Tuesday, November 23, 2010

More Important Than Going Fast

My training for the Boston Marathon officially kicks off next weekend.

That’s right, I’m one of the lucky ones who got a spot for the April race. In the interest of full disclosure, I didn’t get it by running a qualifying time. I was selected for one of 140 spots on the Leukemia and Lymphoma Society’s Team In Training team.

I got the call confirming my spot a few weeks ago. I had suspected that if I was chosen I’d feel excited and nervous. What I didn’t expect was to feel guilty.

On Oct. 18, registration day for the 2011 Boston Marathon, thousands and thousands of qualified runners flooded the Boston Athletic Association website to grab their spot in the 115th running of the race.

A race that took weeks and sometimes months to fill in previous years was full in eight short hours. The result was that many qualified runners were shut out.

My heart ached for those runners. I've watched and followed the training and progress of "virtual" and real friends' quest to finally achieve a Boston Marathon qualifying time. I smiled with them when they made it; I genuinely felt bad for them when they didn't.

On registration day, I felt nothing but pure confusion when I found out how many didn't get in before the race filled up. All of the training hours, the pain, the early morning runs, the sweat and focus - all done in hopes of being in the pack on April 18, 2011 - suddenly meant nothing.

At that time, my application for TNT’s Boston Marathon team had been submitted for almost a month. The day after the registration fiasco, I emailed my TNT contact to ask a simple question: If I gave up my spot, assuming I got one, could it go to a qualified runner?

The answer was quick and simple - and quite logical, if I actually let my head (instead of my heart) do the thinking. Any qualified runner who wanted to join the team would have to go through the same application process and take on the same fundraising challenge.

If I got chosen, they reminded me, it was because I earned that spot. I put in the volunteer hours, the training time and the fundraising help.

The application for TNT’s Boston team was several pages long and required me to explain my volunteering and fundraising experience in detail. It asked me questions about my running - how often I run, what pace I run, what other distance events I've done.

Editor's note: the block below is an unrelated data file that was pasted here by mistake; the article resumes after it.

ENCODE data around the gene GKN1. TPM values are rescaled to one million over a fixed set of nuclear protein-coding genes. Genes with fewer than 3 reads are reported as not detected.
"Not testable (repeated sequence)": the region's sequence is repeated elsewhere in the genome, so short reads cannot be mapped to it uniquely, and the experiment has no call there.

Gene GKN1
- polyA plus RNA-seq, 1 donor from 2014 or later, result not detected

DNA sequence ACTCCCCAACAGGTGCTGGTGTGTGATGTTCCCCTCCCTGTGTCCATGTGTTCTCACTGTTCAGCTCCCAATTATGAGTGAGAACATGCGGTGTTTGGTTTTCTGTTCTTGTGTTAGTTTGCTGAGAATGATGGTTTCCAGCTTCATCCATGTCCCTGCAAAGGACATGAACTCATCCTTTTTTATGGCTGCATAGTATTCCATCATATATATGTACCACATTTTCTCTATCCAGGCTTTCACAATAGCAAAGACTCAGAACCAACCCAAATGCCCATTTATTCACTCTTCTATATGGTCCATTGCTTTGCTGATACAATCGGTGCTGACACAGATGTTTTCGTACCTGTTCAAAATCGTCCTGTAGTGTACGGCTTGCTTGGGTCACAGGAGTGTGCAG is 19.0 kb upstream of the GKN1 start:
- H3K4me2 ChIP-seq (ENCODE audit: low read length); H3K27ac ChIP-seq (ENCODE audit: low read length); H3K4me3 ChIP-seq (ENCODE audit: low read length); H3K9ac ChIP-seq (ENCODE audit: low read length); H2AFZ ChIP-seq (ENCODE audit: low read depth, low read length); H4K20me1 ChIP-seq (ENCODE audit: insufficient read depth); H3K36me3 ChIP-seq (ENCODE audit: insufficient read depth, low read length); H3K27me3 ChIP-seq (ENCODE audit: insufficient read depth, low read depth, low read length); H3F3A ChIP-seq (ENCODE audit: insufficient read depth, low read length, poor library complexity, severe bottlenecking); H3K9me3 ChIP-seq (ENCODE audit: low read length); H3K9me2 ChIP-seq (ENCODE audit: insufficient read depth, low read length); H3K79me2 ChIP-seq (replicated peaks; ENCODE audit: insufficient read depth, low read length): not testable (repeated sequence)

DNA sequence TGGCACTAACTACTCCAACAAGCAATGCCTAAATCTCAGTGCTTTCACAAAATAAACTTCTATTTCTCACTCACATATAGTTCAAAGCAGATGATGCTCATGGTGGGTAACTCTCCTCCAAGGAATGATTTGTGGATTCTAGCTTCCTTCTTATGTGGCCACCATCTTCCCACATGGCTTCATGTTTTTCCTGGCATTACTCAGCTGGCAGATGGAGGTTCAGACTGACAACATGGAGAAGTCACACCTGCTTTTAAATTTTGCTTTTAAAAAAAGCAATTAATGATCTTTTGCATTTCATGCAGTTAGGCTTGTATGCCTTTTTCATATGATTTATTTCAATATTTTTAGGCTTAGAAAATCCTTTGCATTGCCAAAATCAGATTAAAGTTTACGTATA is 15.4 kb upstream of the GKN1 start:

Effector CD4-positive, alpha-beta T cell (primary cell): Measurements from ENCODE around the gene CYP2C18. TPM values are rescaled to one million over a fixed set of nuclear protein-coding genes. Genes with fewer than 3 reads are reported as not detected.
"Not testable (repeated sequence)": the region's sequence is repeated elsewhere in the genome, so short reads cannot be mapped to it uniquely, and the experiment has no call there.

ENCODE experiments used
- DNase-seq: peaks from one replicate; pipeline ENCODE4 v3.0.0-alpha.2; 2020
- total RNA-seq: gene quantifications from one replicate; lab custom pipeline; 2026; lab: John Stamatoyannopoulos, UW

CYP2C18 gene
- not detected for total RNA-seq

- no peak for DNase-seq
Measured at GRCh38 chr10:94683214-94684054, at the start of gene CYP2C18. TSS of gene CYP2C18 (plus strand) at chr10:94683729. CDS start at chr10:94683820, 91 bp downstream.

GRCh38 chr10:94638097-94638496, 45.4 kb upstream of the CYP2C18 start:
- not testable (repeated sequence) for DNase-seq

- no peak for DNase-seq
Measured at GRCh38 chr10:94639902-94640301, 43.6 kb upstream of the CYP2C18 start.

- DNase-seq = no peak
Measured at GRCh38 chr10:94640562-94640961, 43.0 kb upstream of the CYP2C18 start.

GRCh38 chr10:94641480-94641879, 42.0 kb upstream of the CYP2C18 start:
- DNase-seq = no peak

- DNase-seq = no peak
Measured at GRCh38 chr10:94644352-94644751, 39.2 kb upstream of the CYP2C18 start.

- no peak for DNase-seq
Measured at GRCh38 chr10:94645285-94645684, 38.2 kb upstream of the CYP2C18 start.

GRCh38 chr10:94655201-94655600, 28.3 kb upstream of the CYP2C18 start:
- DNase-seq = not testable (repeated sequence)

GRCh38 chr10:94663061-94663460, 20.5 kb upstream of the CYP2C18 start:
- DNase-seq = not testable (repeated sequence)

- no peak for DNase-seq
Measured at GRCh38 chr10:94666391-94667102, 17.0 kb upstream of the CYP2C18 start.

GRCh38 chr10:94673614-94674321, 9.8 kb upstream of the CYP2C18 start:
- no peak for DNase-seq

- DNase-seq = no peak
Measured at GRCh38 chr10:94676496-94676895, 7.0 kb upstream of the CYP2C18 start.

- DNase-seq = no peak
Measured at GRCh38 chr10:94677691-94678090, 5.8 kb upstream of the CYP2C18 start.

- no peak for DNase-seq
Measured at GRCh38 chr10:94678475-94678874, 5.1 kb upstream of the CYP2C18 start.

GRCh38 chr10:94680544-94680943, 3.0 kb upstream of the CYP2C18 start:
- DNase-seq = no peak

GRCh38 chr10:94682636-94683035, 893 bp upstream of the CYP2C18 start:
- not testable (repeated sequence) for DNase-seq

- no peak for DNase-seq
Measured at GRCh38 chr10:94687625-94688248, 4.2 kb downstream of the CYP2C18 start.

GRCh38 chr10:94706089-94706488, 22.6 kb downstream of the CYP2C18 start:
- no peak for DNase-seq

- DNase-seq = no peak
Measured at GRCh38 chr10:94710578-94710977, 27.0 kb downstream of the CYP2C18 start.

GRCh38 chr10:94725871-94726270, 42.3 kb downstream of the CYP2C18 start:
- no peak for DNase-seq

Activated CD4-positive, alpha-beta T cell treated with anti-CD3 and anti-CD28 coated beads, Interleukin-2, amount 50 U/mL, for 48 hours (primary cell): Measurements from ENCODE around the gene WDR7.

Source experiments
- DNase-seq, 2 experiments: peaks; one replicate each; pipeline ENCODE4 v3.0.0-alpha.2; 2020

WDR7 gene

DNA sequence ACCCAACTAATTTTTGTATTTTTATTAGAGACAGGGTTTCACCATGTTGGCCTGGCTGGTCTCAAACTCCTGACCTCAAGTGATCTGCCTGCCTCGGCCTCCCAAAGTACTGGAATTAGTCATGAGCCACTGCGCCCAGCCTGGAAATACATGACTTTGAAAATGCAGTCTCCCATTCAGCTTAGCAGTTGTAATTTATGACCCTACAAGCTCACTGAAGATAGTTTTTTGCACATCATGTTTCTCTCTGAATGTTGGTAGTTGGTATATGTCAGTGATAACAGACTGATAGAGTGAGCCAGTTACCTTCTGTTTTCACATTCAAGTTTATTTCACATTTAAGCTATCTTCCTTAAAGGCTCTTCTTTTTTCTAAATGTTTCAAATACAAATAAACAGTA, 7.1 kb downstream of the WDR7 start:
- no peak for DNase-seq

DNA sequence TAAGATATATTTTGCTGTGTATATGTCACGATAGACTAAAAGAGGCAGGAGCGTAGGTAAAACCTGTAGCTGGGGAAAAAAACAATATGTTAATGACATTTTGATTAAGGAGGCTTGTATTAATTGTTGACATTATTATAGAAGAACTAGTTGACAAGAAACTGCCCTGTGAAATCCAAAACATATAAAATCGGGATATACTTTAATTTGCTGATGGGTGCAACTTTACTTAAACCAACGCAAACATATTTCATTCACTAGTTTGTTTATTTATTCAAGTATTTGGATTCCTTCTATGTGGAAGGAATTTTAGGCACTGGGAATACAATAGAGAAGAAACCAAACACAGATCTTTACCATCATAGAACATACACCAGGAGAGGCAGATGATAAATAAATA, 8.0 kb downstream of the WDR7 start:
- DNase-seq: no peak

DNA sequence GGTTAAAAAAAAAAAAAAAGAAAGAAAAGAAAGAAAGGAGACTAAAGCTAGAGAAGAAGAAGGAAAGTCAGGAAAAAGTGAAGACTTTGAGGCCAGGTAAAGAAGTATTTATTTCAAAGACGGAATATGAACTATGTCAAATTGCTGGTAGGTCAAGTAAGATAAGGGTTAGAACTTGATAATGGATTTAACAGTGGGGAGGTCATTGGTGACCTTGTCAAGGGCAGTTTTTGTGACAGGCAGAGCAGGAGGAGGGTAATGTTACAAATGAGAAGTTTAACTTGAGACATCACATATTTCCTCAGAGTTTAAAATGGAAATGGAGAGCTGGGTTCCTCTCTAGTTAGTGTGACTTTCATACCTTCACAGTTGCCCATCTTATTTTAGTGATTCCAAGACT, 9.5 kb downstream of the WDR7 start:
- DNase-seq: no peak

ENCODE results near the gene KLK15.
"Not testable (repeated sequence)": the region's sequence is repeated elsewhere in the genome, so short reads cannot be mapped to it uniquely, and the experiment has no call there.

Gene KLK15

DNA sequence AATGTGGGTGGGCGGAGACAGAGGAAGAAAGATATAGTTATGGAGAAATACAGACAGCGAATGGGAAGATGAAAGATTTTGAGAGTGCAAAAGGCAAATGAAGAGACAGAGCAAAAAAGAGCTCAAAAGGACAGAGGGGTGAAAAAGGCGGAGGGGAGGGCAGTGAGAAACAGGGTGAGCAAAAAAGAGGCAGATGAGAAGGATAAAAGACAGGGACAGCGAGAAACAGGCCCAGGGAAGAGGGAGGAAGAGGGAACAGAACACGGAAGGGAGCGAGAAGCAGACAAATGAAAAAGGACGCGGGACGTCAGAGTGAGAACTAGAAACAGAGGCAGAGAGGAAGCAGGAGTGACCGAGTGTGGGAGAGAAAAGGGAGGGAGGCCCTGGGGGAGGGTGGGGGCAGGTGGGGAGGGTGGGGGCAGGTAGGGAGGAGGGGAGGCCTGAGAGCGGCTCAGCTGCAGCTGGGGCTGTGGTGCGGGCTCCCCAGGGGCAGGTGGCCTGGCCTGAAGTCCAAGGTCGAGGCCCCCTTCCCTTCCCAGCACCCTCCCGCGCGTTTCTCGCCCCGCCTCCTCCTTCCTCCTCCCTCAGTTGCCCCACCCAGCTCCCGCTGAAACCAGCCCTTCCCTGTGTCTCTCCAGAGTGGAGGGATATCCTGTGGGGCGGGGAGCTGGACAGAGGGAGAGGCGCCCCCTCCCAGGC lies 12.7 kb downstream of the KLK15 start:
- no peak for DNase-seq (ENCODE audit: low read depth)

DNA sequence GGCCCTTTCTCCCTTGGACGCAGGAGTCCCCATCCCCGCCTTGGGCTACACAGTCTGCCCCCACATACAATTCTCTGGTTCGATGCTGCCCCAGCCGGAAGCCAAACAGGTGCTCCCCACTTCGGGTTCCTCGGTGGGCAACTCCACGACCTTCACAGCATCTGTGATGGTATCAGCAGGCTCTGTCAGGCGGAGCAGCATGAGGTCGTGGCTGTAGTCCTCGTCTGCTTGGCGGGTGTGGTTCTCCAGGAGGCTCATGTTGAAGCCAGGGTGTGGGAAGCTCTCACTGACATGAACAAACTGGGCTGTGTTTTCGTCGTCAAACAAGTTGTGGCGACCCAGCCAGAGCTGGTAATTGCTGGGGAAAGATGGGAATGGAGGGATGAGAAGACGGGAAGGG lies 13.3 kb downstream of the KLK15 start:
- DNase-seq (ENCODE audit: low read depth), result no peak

The application also brought the focus back to the mission - the reason TNT exists - asking for any personal connections I have to blood cancers and the cause. Where would I find my motivation to raise money for them?

With the Boston Marathon suddenly full, discussion and criticism flew out from all directions: tighten the qualifying standards, increase the size of the field, get rid of charity runners.

The near-instant backlash against charity runners, which was rampant through online forums and social media outlets, surprised and saddened me.

While I understood the frustration with the process and the quick fill-up time, I was disheartened to hear my fellow runners diminishing a charity runner’s ability, willingness and “right” to be in the race.

It was particularly surprising because I’ve always found the running community, no matter what an individual’s ability, to be incredibly supportive and friendly.

Sure, charity runners may not run as fast as the rest of the Boston Marathon entrants, but you’d be hard-pressed to find a group of more dedicated runners out on the road.

The number of applicants far exceeds the number of spots allotted to charities for the Boston Marathon. Imagine, a line of people not only willing to commit to the training and the running the 26.2 miles, but also jump on board to raise thousands of dollars.

Since its inception 22 years ago, the Boston Marathon charity program – which designates a certain number of race slots in return for fundraising efforts – has brought in more than $100 million.

That’s $100 million to local charities that they wouldn’t have had without Boston Marathon charity runners. That’s $100 million worth of medical research, programs and other efforts that wouldn’t be possible without the Boston Marathon charity program.

My relatively small TNT Boston Marathon team, at roughly 140 people, has pledged to raise $1 million. If we succeed, we’ll be the first TNT Boston Marathon team to do it. We’re off to a good start. Our training hasn’t officially started and we’ve already topped the $65,000 mark.

The money, of course, goes to support research for leukemia and other blood cancers. It will cover not only the research - the intangible goal of finding a cure or better treatments in the future - it will also provide services to affected families right now.

Leukemia and Lymphoma Society provides assistance to families trying to navigate insurance issues, helps with co-pays, offers a myriad of support options for patients and caregivers and provides a whole host of educational programs and materials.

I'm excited and proud to know my Boston team - and its $1 million - will be part of this. My $4,000 doesn't seem like much, but together our team will make a difference.

And that’s more important, to me anyway, than running fast.

**REMEMBER, I'm running the Boston Marathon to help save lives!**
Please visit my fundraising page to support a good cause and learn more about a very special little boy. http://pages.teamintraining.org/ma/boston11/trobinsy2v. Thank you for your support!

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